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Capital Gains Tax
This is, to put it simply, a tax on capital gains.
Capital gains tax (CGT) is levied at 18% and 28% (18% up to the limit of the basic rate income tax band, 28% above it).
Everyone has an exemption of £10,900 for 2013/14. (Used wisely this exemption can ensure that you need never pay capital gains tax when you come to turn your capital savings into supplementary income. See "turning assets into income and avoiding CGT").
Pre March 1982 assets
These are to be valued at their 31 March 1982 value.
Post March 1982 assets
Valued at cost.
When you sell qualifying assets (i.e. a business) your first £10,000,000 of gains are taxed at a rate of 10%.
This is a lifetime limit and, for those who build and sell businesses on a serial basis, you can eat away at it with each business sale until you have reached your limit.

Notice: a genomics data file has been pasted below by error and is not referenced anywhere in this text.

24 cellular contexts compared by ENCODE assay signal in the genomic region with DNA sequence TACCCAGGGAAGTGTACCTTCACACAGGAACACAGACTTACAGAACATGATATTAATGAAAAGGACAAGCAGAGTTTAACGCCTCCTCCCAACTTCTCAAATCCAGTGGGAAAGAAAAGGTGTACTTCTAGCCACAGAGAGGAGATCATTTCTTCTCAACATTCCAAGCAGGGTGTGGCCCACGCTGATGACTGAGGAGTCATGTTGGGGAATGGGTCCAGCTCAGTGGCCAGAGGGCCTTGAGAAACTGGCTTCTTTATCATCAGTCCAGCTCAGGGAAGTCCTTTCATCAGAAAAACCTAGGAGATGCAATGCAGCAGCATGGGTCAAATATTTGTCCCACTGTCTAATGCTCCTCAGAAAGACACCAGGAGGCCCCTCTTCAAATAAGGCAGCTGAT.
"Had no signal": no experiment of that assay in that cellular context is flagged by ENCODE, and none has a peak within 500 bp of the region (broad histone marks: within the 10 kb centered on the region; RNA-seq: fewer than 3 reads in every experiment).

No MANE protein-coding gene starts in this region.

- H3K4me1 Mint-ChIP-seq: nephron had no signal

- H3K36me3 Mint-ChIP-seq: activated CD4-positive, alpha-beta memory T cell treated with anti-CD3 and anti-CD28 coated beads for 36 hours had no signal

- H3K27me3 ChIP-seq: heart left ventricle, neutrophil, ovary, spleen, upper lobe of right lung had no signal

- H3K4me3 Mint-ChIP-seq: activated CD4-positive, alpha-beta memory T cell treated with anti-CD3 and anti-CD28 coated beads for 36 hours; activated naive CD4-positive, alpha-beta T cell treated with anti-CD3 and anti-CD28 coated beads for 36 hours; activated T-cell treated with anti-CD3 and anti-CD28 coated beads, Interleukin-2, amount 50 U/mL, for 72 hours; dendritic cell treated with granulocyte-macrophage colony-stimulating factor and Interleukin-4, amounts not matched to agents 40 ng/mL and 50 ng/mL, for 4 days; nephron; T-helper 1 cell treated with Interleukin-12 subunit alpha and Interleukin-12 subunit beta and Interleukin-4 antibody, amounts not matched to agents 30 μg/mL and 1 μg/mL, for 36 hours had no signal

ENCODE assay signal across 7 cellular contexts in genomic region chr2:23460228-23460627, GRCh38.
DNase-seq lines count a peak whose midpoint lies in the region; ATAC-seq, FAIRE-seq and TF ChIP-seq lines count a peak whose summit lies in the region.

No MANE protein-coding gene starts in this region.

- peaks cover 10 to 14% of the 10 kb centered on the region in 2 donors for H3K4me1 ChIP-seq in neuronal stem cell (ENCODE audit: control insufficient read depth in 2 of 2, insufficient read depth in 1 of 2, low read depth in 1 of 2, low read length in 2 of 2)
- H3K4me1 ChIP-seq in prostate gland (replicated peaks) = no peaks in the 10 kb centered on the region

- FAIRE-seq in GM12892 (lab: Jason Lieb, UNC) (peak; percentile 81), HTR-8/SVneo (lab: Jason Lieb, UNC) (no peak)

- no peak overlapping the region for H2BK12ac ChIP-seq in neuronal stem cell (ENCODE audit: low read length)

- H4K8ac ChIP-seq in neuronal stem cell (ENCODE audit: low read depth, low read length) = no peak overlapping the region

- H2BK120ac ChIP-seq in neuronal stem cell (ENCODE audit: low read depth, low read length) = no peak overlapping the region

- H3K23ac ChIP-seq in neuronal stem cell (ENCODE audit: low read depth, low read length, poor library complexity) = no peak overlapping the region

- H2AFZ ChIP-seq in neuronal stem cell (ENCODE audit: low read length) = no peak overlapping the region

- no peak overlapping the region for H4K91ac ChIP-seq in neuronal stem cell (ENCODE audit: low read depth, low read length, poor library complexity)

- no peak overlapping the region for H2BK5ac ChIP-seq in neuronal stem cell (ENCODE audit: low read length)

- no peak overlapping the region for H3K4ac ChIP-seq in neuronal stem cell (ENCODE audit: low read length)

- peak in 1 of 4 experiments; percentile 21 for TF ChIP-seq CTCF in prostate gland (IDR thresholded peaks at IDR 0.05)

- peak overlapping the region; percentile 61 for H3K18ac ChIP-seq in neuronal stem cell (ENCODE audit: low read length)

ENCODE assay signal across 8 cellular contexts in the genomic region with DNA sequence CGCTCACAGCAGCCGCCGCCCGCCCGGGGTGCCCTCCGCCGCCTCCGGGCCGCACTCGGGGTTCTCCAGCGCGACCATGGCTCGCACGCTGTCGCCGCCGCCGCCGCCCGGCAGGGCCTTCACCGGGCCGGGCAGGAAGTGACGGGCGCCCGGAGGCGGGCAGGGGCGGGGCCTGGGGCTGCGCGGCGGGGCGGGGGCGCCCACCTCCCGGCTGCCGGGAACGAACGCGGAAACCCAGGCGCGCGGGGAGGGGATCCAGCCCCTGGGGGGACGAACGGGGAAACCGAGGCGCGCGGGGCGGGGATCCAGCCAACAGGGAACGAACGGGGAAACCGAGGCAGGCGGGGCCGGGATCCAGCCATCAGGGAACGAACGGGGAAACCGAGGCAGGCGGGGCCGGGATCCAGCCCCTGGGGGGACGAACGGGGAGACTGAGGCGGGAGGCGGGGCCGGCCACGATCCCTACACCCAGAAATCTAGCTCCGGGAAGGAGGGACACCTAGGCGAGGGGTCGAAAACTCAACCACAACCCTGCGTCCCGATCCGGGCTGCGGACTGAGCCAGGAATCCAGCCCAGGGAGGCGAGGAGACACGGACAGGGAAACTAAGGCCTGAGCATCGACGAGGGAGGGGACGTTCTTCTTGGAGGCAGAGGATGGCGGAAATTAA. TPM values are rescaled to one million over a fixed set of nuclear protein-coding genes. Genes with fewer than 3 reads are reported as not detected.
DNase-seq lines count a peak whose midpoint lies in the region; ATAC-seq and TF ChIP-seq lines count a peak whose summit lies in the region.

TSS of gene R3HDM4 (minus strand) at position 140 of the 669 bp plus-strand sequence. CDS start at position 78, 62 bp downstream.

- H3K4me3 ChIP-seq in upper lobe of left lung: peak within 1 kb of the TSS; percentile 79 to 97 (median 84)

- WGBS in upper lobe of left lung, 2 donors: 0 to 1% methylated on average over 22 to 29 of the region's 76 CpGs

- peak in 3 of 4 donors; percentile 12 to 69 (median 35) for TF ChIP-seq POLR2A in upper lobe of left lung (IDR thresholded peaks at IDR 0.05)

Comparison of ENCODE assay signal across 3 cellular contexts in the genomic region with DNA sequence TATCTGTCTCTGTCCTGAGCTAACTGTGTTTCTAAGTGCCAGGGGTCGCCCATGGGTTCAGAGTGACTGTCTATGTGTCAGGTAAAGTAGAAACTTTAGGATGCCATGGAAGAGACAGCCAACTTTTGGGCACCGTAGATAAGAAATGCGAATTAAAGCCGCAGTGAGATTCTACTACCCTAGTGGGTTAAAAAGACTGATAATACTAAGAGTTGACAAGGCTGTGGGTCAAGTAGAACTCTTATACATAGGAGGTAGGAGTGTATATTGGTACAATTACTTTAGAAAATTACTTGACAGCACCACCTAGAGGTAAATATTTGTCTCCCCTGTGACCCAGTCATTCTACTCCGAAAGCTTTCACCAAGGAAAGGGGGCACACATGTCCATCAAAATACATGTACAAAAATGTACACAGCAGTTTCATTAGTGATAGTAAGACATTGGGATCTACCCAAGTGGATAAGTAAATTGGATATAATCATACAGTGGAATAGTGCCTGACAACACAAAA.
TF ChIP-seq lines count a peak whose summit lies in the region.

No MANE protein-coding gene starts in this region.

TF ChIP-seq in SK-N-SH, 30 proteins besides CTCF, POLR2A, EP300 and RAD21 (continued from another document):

Broadly speaking if you sell (or give away) something that is considered to be an investment, and make a profit on it, you should assume that CGT may be relevant and seek advice.
Exempt assets are free from CGT and the exemption applicable to most people is the exemption for your main home. The sale of your home (so long as you only have one) does not incur a CGT liability in most circumstances. If you have more than one house, we can advise you as to the best way to proceed.
Definition of disposal
There is no formal definition of disposal but, for everyday use, the two main events that are classed as disposals are the sale of an asset or the gift of an asset.
Gifts between spouses (living together) are not chargeable at the time of transfer, nor are gifts to certain charities. Most other gifts are, and it is important to take advice before making any significant gifts. For example passing a valuable painting to your child may result in a tax bill arising even though no money has changed hands.
Last updated on April 6, 2013